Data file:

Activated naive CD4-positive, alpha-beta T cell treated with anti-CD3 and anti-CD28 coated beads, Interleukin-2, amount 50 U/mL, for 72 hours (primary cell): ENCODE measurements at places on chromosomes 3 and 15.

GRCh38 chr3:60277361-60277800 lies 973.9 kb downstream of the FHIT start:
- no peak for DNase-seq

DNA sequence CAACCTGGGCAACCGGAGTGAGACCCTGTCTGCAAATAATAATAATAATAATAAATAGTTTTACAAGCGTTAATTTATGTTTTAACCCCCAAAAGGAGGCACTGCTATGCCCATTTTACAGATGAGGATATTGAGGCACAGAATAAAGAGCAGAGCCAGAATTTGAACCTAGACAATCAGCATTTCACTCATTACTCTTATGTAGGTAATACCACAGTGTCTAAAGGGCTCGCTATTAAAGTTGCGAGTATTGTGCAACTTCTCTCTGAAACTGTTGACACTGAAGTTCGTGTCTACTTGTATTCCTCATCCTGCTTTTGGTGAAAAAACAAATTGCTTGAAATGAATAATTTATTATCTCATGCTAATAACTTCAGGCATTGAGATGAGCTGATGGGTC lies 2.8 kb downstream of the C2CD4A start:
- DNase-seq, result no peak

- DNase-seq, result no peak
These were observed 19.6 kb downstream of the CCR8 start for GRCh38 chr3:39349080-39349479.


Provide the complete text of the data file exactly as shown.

Activated naive CD4-positive, alpha-beta T cell treated with anti-CD3 and anti-CD28 coated beads, Interleukin-2, amount 50 U/mL, for 72 hours (primary cell): ENCODE measurements at places on chromosomes 3 and 15.

GRCh38 chr3:60277361-60277800 lies 973.9 kb downstream of the FHIT start:
- no peak for DNase-seq

DNA sequence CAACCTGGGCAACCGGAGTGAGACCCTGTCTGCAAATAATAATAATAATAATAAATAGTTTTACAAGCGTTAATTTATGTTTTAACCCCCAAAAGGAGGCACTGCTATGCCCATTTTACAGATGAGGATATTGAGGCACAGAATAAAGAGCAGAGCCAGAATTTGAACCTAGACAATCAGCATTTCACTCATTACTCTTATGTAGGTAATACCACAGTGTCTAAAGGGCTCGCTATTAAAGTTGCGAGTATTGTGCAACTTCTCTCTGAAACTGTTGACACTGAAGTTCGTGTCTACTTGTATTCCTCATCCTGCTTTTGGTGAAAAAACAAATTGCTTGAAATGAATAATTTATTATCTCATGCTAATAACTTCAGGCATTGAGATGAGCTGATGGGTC lies 2.8 kb downstream of the C2CD4A start:
- DNase-seq, result no peak

- DNase-seq, result no peak
These were observed 19.6 kb downstream of the CCR8 start for GRCh38 chr3:39349080-39349479.